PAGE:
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NextGen Nordics 2024: Nordics can look outwards for new instant payments approaches

In the first panel of NextGen Nordics 2024, Finextra’s head of content Madhvi Mavadiya moderated the session: ‘Instant payments – how to prepare for RIX-INST on TIPS and the benefits of starting with Swish’.

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NextGen Nordics 2024: Nordics can look outwards for new instant payments approaches


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Speakers on the panel included Dan Axelsson, head of payment and fraud at Swish, Antoine Cuypers, director of strategic alliances and key accounts at Intix, Martin Wilhelm Johansson, head of schemes and strategic advisory of group payments at Swedbank, and Majda Nogo, head of sales and business development in the Nordics and Baltics from Worldline.

Mavadiya opened with a Slido question asking, ‘why do we need instant payments?’. The majority (61%) of attendees responded that instant payments are necessary to ‘allow people to pay more conveniently’. Nogo highlighted how instant payments was designed to make payments more accessible and transparent, and to drive inclusivity in the digital banking ecosystem.

Nogo stated that the European Council and European Parliament have roles that are complimentary to the roles of central banks as they have the interests of European consumers and corporates in mind. She outlined three areas where the EC and EP quote about interests that are in mind to shape instant payments, which is to harmonise payments across Europe to create a level playing (or paying) field, payments legislation, and consumer protection.

Johansson says that payments legislation is becoming more detailed, but that approach to regulation has side effects on the production frontier:

“The more resources that we funnel into meeting regulatory requirements, the less we have left to deal with product and business development. Customer preferences and regulatory requirements do not always align perfectly, and it is likely that we are introducing deadweight losses into the customer proposition. Also, the harmonised approach to payment transaction squeezes the competitive space between PSPs, so you might end up in a market which looks same, is very interoperable and competitive within its own confines, but may not be very customer-centric.”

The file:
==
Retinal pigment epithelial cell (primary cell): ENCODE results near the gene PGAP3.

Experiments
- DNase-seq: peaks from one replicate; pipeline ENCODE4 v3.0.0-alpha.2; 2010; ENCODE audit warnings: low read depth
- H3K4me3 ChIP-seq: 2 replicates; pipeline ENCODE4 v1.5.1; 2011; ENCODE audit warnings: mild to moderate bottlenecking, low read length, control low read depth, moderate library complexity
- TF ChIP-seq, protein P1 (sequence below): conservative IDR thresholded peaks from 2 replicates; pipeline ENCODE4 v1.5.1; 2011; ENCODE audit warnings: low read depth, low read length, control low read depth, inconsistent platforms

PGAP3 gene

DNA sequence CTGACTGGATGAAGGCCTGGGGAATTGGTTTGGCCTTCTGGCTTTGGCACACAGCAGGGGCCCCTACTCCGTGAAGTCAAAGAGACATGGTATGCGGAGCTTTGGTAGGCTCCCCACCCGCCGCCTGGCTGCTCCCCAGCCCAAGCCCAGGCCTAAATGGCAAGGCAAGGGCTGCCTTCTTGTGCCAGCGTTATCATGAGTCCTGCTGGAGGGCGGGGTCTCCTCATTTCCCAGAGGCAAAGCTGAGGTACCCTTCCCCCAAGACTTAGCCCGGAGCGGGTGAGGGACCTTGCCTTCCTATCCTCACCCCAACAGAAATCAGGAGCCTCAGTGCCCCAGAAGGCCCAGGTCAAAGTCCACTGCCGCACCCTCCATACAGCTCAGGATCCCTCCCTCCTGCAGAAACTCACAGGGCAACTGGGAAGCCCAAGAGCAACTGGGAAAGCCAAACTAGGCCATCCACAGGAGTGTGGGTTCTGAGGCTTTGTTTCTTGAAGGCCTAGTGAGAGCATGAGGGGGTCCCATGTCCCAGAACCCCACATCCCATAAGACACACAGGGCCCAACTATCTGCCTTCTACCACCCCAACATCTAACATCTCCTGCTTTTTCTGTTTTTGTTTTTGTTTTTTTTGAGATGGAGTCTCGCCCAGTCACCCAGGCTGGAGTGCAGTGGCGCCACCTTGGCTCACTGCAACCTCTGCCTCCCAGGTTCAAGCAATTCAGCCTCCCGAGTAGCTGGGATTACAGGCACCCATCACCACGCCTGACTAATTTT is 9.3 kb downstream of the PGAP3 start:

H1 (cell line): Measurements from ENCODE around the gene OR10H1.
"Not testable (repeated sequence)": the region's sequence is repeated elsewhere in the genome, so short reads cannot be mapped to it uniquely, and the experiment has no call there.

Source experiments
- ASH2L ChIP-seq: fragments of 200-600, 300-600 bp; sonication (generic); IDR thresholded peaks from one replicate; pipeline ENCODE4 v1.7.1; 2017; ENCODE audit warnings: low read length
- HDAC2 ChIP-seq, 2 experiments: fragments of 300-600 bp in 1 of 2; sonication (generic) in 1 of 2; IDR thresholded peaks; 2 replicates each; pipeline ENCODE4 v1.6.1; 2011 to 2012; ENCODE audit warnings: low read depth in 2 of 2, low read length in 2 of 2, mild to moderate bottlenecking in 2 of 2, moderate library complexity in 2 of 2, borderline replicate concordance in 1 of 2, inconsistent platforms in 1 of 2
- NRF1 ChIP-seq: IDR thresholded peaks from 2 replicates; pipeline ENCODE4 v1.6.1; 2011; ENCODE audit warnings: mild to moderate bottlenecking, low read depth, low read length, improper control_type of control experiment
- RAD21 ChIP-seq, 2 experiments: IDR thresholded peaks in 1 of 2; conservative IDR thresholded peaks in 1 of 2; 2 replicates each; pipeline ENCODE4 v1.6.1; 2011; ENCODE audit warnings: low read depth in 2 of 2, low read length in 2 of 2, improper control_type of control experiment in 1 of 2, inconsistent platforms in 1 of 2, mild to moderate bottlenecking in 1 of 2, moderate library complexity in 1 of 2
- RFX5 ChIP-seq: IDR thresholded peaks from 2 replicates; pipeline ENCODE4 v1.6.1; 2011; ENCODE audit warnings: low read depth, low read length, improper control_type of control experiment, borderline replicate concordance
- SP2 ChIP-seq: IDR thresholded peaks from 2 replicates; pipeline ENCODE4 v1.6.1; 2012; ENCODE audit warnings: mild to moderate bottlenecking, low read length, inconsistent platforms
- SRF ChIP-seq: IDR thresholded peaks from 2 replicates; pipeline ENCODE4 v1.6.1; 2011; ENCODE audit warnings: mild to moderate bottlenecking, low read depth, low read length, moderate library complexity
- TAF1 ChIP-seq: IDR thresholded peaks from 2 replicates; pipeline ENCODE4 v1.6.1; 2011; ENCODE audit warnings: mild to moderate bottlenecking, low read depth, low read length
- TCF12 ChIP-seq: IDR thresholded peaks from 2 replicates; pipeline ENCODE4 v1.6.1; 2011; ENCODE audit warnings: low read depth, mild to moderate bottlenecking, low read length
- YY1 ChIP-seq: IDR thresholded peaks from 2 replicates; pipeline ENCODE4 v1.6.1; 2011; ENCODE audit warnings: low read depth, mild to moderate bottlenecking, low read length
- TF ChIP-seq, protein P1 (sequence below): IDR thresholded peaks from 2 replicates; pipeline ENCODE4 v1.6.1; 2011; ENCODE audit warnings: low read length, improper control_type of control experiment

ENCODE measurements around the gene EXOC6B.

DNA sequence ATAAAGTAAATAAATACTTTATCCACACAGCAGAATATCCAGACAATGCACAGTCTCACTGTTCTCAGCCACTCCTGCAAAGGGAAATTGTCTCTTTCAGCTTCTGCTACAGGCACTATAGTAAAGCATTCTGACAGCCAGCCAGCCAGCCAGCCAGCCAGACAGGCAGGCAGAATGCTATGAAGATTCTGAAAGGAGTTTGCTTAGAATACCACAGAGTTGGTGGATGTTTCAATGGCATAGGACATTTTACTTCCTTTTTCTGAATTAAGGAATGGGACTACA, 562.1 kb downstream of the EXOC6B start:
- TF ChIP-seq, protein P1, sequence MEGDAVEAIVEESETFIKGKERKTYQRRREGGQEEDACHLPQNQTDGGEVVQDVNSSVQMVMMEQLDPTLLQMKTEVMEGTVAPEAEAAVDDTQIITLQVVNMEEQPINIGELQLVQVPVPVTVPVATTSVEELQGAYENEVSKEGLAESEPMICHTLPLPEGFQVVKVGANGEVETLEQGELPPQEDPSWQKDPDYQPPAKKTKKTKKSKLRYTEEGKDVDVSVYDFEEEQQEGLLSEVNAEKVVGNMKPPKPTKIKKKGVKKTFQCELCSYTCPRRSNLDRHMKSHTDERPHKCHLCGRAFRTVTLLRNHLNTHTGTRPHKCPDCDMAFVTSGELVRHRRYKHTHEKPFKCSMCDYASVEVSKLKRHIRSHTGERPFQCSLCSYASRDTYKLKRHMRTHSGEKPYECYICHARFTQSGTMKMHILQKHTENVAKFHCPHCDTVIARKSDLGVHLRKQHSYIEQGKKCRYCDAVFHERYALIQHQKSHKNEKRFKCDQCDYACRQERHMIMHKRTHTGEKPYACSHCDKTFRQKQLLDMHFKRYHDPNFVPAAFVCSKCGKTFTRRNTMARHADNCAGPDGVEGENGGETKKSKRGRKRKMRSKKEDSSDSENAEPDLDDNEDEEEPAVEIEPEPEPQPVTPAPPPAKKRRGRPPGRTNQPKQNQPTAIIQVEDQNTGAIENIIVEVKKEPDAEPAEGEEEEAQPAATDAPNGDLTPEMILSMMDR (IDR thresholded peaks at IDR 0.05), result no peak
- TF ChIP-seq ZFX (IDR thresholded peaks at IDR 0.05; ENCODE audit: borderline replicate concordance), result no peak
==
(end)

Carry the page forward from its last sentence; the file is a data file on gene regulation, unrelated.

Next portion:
When asked about other spaces to look for instant payments innovation, Cuypers stated that while Europe is a heavily-regulated environment, South Africa has an instant payments scheme to keep an eye on. He stated that as there is not a lot of regulatory interference in South Africa, and there is a lot of competition.

“They have introduced two schemes of PayShap, which is the South African instant payments application. There you can see the banks competing heavily. It's almost like being in a big marketplace and trying to shout the loudest. What else is interesting in that space is that they are trying to try to do what P27 tried to do, daily transactions with cross border transference. The key element there is that they have less of a burden and more of a market they can play in.”

Nogo notes a few other successful countries for instant payments within Europe are Netherlands and the UK, both of which have seen rapid growth with systems that have been implemented:

“In every country where we will see instant payments have been implemented, that has led to what actually was the intention from the beginning: increased accessibility, efficiency, but also increased innovation. For example, in the UK, you can see a lot of fintechs that are innovating in the area of account payments, providing new solutions, and products to the UK market.”

Speaking on digital transformation and legacy systems, Axelsson said there has been significant growth, but there will always be some remnant of legacy systems:

“Many companies are definitely burdened by a legacy systems, I think that many of us, including Swish or member banks have seen this. We will not be saying that we do not have legacy system, it will always be the reality, but I don’t see it as a huge problem especially in the progress we have made in recent projects.”

Cuypers mentioned that there are significant challenges in the scaling process to ensure that customers receive the services that they need, but he concludes that there is no going back from instant payments, people are used to having what they need instantly and expecting that transparency with their transactions where they can track exactly where their money is and how it is being moved and managed.

Johansson spoke on the dynamics between instant payments and batch payments in the future: “Yes, instant payment is a very potent force in the payment landscape, but I think it would be naive to believe that batch payments are simply going to surrender without firing a shot. The landscape between sort of batch payments and instant payments, it's not going to be a static one, but a dynamic one, and there will be a tug of war before we find an equilibrium.”

Lastly, touching on the risks of ‘instant fraud’ as a consequence of instant payments, Nogo said that regulators are critical to preventing this, and collaboration in the tech industry is necessary to enforce security measures. Cuypers added that instant payments is increasing the burden of payments operations that opens up a higher risk of fraud, and Alexsson concluded that responsibility lies on everyone present to enhance security and continue to ensure compliance.

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